We need your help! Join our growing army and click here to subscribe to ad-free Revolver. Or give a one-time or a recurring donation during this critical time.

Granholm’s so-called “eco-friendly” road trip from Charlotte, North Carolina, to Memphis, Tennessee, was a stunt designed to shine a spotlight on the White House’s absurd spending on (failed) green tech and electric cars. It’s all part of their grand scheme to force Americans to embrace a totally new lifestyle by pushing us all into electric vehicles, whether we like it or not. Ironically, Granholm’s green journey turned out to be more of a cautionary tale than a victory lap. Not only was she forced to constantly charge her car for lengthy periods of time, but at one point, Americans called the cops on her while she was at a charging station.


The cops were called because Granholm’s advance team used a gasoline-powered car to block access to an electric charging spot for her. On a “sweltering day,” the Granholm team’s gas guzzler just sat there, NPR reports, until a family with a baby got “so upset” they called the cops.

But even with advance teams trying to ease Granholm’s way in their gas guzzlers, the trip was still a debacle:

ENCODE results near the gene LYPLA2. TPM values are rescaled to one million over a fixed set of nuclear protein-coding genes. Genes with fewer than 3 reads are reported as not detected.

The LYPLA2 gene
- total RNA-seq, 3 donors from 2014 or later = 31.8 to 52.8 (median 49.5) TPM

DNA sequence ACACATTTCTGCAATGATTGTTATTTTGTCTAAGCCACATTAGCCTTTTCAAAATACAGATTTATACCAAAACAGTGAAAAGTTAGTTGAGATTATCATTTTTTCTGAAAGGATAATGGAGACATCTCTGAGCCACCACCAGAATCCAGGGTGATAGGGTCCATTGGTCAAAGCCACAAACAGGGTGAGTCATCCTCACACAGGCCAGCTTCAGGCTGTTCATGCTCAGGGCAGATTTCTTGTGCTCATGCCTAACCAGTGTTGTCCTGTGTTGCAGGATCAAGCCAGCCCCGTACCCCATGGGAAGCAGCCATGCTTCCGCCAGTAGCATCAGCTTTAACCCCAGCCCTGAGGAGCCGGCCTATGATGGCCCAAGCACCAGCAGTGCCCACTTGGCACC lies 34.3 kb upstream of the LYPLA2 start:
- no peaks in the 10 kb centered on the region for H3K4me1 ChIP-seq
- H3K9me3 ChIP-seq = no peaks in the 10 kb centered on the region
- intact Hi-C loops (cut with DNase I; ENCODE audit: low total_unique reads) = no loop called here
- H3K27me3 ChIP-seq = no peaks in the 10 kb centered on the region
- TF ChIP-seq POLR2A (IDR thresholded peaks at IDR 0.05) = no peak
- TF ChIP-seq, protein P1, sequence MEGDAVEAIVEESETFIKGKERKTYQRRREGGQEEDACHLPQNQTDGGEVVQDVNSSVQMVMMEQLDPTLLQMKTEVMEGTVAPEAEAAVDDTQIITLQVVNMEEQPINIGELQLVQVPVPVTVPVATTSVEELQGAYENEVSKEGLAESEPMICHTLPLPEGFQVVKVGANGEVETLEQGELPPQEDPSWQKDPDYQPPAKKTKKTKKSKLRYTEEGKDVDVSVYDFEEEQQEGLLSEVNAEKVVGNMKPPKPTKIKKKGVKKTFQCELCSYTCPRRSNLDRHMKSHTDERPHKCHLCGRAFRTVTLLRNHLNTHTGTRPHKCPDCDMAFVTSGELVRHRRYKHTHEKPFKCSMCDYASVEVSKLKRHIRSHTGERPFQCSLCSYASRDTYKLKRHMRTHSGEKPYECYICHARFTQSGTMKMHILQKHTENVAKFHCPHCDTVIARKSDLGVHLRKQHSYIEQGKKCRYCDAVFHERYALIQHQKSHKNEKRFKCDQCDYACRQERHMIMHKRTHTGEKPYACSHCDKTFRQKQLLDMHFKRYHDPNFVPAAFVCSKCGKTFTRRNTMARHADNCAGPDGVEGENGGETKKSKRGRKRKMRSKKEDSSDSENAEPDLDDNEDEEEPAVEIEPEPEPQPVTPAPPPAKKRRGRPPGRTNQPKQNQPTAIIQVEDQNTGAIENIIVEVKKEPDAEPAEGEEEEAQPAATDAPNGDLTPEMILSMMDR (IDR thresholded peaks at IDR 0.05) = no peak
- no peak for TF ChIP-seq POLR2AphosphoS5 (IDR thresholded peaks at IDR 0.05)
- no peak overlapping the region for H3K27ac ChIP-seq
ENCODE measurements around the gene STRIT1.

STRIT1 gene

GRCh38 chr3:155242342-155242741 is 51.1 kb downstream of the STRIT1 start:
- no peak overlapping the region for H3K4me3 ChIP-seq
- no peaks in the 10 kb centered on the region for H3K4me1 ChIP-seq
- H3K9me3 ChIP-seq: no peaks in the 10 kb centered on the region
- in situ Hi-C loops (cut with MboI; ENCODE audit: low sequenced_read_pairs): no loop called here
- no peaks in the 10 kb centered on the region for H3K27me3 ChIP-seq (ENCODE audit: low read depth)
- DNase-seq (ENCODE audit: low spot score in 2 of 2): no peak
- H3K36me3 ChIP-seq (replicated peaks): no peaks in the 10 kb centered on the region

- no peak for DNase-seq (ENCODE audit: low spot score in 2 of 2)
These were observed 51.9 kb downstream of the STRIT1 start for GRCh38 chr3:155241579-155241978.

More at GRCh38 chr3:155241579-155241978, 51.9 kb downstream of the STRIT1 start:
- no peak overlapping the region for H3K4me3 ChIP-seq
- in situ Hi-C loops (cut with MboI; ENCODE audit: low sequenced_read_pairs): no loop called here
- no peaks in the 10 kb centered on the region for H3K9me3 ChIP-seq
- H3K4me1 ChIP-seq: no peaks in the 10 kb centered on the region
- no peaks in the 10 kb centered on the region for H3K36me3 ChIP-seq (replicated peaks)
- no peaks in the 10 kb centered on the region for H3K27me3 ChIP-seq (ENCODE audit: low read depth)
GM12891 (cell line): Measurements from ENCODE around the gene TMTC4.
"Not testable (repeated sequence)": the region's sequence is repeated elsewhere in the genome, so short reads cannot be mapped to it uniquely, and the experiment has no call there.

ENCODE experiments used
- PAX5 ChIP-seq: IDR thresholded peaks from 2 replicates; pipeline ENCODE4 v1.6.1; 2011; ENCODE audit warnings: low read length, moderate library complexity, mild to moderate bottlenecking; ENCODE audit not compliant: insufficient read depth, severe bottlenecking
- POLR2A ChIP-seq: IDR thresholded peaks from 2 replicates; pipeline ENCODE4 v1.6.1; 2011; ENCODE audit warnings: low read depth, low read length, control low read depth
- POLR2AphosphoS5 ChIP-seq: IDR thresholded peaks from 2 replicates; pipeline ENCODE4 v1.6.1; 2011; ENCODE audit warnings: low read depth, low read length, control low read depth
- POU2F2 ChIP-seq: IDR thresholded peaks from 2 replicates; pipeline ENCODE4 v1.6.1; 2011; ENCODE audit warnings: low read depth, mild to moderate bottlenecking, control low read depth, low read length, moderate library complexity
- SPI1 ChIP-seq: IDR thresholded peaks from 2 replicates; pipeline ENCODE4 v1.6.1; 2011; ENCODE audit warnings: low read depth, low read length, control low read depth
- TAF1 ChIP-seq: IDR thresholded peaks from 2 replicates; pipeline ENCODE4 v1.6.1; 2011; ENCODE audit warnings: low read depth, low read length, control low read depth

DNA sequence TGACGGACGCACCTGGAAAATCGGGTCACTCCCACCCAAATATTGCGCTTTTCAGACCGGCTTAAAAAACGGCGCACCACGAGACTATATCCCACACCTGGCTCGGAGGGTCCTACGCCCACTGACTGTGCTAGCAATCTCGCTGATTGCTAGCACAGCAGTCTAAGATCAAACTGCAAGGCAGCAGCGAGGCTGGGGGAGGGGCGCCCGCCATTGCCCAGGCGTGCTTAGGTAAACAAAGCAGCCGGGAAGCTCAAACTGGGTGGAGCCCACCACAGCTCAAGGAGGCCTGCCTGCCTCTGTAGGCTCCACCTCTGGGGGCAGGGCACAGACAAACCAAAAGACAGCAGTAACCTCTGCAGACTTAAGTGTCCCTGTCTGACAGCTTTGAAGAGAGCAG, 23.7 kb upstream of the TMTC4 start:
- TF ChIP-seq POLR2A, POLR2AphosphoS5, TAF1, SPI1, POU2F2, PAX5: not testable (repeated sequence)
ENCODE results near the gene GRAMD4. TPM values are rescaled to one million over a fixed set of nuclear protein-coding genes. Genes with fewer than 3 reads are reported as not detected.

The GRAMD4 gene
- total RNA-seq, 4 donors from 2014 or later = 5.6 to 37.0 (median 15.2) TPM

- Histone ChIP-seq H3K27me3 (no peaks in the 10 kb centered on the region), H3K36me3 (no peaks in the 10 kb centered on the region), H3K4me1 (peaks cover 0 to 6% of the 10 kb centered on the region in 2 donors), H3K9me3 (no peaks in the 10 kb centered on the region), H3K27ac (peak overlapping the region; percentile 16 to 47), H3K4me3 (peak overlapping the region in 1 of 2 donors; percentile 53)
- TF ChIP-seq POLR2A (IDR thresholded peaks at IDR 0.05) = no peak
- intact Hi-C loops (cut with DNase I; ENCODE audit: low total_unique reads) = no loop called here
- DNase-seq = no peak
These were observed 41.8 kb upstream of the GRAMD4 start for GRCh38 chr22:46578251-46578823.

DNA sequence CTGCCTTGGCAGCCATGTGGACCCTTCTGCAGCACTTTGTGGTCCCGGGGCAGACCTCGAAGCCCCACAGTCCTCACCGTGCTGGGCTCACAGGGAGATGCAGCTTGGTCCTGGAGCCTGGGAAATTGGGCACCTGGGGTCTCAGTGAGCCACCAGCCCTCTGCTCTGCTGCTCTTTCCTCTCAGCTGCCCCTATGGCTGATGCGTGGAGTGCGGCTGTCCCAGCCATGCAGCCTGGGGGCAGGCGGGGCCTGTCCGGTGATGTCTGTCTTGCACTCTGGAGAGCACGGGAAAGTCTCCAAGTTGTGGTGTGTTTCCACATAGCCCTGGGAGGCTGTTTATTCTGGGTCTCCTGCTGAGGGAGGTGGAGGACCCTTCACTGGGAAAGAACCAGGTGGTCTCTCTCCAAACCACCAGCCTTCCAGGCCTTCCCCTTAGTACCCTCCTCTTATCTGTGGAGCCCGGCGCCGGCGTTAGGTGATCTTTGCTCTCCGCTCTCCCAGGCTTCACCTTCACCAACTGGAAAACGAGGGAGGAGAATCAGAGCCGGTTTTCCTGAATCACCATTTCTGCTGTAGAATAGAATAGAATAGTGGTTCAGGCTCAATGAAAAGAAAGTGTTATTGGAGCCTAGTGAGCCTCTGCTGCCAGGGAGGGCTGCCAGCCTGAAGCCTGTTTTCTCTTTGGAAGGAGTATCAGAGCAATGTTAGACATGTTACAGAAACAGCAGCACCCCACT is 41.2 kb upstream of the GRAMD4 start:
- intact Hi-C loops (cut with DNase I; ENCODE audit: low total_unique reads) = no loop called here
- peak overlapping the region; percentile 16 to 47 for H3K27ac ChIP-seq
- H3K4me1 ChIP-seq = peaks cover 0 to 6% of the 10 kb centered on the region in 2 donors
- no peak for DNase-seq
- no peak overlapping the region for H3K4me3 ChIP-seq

But between stops, Granholm’s entourage at times had to grapple with the limitations of the present. Like when her caravan of EVs — including a luxury Cadillac Lyriq, a hefty Ford F-150 and an affordable Bolt electric utility vehicle — was planning to fast-charge in Grovetown, a suburb of Augusta, Georgia.

Her advance team realized there weren’t going to be enough plugs to go around. One of the station’s four chargers was broken, and others were occupied. So an Energy Department staffer tried parking a nonelectric vehicle by one of those working chargers to reserve a spot for the approaching secretary of energy.

And that’s when the cops were called:

The sheriff’s office couldn’t do anything. It’s not illegal for a non-EV to claim a charging spot in Georgia. Energy Department staff scrambled to smooth over the situation, including sending other vehicles to slower chargers, until both the frustrated family and the secretary had room to charge.


Road trips are supposed to be fun, not stressful. The last thing you want to worry about is getting stuck on the side of the road. And the best-case scenario is that you find a working, available fast charger, but you’re still looking at a 30-minute stop.

All Granholm managed to demonstrate is that America doesn’t have the infrastructure in place to become an “electric country.” We’re also not going to flip our lives upside down so a handful of wealthy liberal CEOs can turn their green companies into billion-dollar cash cows.